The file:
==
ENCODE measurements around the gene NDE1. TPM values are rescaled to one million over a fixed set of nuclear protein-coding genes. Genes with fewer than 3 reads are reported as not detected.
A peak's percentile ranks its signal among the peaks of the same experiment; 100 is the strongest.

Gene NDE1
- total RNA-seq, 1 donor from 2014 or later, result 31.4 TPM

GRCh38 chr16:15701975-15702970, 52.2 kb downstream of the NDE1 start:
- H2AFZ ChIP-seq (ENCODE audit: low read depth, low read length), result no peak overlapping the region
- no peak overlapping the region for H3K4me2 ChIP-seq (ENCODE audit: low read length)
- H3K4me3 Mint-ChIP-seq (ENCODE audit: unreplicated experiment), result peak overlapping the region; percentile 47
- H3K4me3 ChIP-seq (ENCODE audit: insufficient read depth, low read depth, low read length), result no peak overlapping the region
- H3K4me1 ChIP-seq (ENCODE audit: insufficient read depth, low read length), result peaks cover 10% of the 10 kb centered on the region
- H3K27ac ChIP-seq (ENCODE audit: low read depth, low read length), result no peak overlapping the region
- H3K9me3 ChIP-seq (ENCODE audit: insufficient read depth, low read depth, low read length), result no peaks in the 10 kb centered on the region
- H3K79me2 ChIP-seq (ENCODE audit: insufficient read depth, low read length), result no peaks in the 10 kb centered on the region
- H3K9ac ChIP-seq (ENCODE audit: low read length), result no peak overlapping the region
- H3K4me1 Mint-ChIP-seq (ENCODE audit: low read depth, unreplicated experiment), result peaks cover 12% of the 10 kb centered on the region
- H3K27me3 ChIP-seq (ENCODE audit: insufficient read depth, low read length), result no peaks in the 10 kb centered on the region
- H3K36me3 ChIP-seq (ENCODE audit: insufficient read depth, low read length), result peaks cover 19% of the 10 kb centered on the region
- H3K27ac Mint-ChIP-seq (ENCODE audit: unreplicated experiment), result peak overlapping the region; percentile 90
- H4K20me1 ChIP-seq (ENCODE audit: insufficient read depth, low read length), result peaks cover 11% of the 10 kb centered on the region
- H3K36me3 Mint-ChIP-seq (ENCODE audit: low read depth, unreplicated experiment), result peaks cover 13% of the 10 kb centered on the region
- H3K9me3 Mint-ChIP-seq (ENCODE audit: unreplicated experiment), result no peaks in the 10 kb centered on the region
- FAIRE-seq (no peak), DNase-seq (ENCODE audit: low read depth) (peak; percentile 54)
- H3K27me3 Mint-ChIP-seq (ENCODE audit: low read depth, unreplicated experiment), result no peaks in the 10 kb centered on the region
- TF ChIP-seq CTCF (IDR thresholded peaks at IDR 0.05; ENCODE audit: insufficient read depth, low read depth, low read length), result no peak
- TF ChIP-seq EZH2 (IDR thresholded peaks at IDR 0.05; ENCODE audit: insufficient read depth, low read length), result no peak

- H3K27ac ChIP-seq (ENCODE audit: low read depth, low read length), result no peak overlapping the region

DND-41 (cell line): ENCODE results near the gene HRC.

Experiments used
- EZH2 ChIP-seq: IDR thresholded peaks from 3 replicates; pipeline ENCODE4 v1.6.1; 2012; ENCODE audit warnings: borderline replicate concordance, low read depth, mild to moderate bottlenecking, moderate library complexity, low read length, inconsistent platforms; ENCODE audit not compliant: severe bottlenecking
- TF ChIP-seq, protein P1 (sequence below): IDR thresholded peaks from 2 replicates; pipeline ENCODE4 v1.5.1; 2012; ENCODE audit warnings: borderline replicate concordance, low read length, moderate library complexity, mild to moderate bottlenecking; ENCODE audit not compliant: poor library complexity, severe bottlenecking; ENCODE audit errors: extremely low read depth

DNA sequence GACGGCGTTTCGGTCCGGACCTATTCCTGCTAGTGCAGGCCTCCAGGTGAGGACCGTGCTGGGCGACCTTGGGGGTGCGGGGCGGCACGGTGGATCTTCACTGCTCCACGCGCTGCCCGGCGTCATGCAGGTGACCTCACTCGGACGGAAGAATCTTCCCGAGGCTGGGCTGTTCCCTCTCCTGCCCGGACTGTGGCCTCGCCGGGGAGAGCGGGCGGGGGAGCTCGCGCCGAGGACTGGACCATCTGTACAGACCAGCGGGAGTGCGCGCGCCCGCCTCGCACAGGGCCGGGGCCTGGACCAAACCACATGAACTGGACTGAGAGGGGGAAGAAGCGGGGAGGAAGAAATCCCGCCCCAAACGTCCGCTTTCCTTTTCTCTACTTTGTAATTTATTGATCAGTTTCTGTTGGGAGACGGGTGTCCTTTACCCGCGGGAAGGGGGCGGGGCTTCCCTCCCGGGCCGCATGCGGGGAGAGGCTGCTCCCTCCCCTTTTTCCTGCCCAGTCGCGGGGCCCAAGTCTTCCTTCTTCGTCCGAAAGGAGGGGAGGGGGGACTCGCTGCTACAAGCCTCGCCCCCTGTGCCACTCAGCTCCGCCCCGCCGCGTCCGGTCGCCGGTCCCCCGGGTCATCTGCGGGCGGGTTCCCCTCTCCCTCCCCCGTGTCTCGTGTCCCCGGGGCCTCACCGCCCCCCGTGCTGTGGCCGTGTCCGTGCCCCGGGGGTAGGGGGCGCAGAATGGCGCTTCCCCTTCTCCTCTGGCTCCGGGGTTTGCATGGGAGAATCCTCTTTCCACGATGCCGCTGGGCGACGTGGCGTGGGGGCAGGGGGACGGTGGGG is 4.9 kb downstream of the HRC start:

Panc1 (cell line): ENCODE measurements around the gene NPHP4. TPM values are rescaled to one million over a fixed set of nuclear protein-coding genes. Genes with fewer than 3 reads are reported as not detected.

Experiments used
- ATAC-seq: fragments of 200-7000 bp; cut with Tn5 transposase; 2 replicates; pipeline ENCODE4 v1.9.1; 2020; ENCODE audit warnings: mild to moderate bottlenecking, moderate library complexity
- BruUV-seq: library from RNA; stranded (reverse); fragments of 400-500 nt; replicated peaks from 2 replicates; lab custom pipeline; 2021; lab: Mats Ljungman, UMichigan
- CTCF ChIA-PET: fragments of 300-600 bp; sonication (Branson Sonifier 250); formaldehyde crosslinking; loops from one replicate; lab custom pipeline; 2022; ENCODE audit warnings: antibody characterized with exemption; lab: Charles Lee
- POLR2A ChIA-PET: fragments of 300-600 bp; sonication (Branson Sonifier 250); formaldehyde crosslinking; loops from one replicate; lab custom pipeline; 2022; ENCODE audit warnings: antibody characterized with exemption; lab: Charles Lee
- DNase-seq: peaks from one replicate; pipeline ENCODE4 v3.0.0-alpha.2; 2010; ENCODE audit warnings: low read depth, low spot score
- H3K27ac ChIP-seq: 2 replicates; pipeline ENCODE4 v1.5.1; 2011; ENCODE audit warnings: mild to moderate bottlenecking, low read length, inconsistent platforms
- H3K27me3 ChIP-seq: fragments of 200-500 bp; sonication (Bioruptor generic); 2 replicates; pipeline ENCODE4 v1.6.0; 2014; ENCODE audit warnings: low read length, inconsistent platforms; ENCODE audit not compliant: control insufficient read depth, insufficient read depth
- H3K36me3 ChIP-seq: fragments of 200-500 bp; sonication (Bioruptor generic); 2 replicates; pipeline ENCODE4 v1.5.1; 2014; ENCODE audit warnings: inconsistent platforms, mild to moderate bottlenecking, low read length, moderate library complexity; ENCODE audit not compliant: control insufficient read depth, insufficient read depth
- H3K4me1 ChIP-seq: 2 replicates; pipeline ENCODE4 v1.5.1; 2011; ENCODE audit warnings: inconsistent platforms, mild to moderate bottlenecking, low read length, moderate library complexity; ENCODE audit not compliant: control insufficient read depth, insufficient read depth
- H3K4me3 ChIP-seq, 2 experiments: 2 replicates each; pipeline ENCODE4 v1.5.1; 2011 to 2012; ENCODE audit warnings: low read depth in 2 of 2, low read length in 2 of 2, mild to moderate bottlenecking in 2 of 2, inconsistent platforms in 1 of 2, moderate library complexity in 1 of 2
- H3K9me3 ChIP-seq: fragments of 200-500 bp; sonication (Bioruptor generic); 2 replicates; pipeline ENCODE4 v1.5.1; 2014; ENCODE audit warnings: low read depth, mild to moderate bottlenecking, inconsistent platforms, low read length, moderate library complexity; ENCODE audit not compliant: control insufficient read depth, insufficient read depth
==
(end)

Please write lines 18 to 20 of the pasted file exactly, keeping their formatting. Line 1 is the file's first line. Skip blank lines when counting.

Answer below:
- H3K27ac Mint-ChIP-seq (ENCODE audit: unreplicated experiment), result peak overlapping the region; percentile 90
- H4K20me1 ChIP-seq (ENCODE audit: insufficient read depth, low read length), result peaks cover 11% of the 10 kb centered on the region
- H3K36me3 Mint-ChIP-seq (ENCODE audit: low read depth, unreplicated experiment), result peaks cover 13% of the 10 kb centered on the region